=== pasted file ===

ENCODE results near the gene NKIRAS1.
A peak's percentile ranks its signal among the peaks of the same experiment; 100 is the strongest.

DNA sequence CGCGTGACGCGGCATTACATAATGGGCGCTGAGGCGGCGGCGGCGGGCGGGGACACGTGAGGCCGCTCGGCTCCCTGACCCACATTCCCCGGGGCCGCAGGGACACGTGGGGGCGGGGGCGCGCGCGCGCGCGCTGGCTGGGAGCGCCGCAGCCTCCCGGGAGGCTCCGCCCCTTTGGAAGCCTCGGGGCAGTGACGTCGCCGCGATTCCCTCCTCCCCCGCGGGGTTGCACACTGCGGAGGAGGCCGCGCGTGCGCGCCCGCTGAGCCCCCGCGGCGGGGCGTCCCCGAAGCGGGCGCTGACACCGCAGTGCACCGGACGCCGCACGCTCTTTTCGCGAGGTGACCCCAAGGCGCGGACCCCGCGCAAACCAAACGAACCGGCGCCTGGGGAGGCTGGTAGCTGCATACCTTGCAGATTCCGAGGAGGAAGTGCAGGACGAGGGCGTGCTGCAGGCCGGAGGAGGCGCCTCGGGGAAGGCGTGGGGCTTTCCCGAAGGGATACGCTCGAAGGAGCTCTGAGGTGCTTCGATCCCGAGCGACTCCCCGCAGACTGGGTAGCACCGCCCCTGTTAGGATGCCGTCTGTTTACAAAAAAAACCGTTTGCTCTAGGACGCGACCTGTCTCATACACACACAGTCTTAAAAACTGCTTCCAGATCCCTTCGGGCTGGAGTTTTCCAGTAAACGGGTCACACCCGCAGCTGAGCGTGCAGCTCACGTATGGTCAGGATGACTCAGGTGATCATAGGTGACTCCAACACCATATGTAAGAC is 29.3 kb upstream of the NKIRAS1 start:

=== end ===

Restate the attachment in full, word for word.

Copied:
ENCODE results near the gene NKIRAS1.
A peak's percentile ranks its signal among the peaks of the same experiment; 100 is the strongest.

DNA sequence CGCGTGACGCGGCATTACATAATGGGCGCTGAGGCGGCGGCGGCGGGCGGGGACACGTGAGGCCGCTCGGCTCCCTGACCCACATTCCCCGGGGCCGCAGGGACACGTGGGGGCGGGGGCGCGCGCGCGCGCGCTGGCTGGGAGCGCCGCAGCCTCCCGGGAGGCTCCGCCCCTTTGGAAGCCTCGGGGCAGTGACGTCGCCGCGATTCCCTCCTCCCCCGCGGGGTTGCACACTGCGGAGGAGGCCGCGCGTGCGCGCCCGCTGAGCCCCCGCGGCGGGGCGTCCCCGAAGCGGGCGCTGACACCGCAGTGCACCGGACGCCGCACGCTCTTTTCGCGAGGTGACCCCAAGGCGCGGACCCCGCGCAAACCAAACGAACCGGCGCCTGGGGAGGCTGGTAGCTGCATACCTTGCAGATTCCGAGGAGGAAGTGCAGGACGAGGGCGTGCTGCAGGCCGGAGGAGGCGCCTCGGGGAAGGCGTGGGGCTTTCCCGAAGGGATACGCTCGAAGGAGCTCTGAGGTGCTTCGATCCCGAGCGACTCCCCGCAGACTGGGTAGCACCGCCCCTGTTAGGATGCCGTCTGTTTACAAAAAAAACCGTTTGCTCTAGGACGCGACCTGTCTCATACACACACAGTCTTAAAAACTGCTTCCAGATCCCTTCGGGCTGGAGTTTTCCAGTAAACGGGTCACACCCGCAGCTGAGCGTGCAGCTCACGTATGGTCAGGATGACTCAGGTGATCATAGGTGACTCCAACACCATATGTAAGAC is 29.3 kb upstream of the NKIRAS1 start: